The purpose of this research paper was to elucidate the importance of peers and peer networks for understanding adolescent delinquency and crime. The network framework described in this research paper emphasizes the social connections among adolescents that goes considerably beyond prior research, which has viewed individuals as essentially separate from their social structure. Instead, the purpose here was to demonstrate the need for a network reformulation of the peer– delinquency association that incorporates characteristics of the friendship network in which adolescents are enmeshed.
As this research paper illustrates, not all adolescents are influenced to the same degree by their peer associations and, when the patterning of relationships between adolescents provides more opportunities for interactions among members (e.g., when the friendship network contains a higher proportion of delinquent youth or the network is very cohesive), peer delinquency plays a larger role in the adolescent’s own delinquency behavior. This positioning in the peer network provides different opportunities for peer interaction, resulting in varying exposure to delinquent behavioral models, communication of delinquent norms, access to information on delinquent opportunities, and opportunities for rewards or deterrents to delinquency.
Because research using network methods and data has found that the average adolescent is exposed to both delinquent and nondelinquent friends and that adolescents’ own delinquency level is associated with the proportion of delinquent friends in the network, any intervention policies that bring delinquent youth together for targeted intervention may have unintended negative consequences. For instance, these policies are likely to exacerbate problem behavior if social influence occurs and deviancy training takes place in these settings (see, e.g., Dishion, Spracklen, Andrews, & Patterson, 1996). Although network studies of adolescents are more costly to implement, the findings emerging from such research suggest that interventions are more likely to succeed (i.e., to reduce problem behaviors) if they are able to minimize exposure to delinquent peers.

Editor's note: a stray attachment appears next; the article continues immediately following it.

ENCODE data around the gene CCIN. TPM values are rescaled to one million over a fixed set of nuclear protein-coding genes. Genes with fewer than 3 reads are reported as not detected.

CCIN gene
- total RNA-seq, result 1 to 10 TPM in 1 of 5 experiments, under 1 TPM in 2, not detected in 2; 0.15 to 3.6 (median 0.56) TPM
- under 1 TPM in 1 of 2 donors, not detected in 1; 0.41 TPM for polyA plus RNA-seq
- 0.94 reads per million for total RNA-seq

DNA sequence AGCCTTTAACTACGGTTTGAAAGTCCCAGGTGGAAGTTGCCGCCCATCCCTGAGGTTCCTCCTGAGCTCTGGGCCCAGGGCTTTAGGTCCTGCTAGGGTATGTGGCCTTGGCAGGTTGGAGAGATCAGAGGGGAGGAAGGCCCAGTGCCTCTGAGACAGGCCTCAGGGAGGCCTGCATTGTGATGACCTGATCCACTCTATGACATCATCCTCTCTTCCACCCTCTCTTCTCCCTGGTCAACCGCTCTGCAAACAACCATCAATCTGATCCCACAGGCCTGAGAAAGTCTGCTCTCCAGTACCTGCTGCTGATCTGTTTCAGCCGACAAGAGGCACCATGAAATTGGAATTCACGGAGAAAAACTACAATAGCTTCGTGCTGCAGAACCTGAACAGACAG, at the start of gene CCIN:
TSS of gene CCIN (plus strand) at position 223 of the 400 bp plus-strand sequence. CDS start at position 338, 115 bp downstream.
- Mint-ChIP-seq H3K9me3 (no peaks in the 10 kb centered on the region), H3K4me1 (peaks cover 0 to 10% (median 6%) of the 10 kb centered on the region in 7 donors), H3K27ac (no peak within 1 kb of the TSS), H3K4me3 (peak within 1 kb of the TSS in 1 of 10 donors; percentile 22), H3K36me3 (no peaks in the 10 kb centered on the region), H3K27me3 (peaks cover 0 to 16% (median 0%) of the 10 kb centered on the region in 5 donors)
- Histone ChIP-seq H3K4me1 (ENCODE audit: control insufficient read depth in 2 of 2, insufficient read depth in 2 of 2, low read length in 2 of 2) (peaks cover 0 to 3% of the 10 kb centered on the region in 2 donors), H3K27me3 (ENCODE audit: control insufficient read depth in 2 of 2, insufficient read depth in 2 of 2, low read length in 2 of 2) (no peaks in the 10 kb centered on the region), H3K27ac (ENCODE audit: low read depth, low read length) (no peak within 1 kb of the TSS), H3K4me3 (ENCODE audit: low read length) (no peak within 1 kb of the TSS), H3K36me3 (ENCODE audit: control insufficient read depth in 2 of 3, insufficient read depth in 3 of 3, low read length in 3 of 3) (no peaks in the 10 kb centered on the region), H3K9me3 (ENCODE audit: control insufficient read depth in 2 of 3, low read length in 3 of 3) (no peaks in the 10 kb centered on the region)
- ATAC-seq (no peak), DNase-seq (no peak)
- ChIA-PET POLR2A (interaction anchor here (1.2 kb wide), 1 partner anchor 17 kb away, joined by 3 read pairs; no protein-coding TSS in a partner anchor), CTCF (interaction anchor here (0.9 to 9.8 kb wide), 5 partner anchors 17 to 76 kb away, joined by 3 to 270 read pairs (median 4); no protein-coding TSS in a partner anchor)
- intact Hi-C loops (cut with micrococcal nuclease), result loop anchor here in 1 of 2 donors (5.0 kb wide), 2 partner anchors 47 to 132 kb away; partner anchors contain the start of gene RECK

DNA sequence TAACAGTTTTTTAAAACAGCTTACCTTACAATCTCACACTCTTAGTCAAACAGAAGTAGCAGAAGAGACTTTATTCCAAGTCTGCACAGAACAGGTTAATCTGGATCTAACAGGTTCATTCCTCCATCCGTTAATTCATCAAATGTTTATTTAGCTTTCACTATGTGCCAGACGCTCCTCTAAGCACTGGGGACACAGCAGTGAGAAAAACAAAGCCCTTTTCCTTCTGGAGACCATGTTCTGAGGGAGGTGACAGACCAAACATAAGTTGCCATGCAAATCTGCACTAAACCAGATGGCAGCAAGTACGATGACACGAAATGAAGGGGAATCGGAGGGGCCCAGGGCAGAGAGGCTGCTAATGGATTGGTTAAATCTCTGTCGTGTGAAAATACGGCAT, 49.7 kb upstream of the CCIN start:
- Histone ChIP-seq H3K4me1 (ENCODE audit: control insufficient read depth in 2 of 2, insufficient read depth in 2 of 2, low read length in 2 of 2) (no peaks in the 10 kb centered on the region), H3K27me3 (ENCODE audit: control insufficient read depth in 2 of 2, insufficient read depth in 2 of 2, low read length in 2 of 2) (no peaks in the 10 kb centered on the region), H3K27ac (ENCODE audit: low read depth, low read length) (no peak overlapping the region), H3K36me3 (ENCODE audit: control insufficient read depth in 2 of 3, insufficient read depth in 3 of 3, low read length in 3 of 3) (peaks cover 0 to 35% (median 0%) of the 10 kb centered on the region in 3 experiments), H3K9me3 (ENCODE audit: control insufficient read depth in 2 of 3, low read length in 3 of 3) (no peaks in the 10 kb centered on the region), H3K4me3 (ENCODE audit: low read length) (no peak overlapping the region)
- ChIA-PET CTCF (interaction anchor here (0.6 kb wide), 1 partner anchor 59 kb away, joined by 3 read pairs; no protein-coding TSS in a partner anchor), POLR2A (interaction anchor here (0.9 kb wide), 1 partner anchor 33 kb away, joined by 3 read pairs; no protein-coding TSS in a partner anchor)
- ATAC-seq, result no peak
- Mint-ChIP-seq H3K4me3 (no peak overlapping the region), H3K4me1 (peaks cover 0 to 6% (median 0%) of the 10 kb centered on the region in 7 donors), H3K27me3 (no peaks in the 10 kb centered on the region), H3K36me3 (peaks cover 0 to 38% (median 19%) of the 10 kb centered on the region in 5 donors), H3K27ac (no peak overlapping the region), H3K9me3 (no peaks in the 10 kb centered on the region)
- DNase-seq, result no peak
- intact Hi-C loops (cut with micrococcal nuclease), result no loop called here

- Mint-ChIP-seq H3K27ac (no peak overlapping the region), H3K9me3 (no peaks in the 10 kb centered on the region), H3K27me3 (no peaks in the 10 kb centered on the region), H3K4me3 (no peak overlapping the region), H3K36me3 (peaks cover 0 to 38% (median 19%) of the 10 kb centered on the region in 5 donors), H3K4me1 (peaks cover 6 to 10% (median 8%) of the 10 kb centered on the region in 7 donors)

In addition, identifying adolescents most at risk of being influenced by peer dynamics and/or transmitting delinquent behavior to others can be useful information for policies aimed at reducing delinquent behaviors, because they can help to identify where school resources may have the greatest impact. For instance, it may be important not only to target delinquent peer networks but also to focus on the delinquent peer networks in which density is high or in which adolescents are located in central positions.
In sum, the approach of identifying and examining peer social networks provides a coherent and promising framework for investigating a variety of ways that peers shape and influence adolescent involvement in delinquency and crime. This conclusion is consistent with the current emphasis on the significance of social contexts (e.g., neighborhood, school) and suggests that an important context with important implications for adolescents’ behavior is the peer networks in which youth are embedded.
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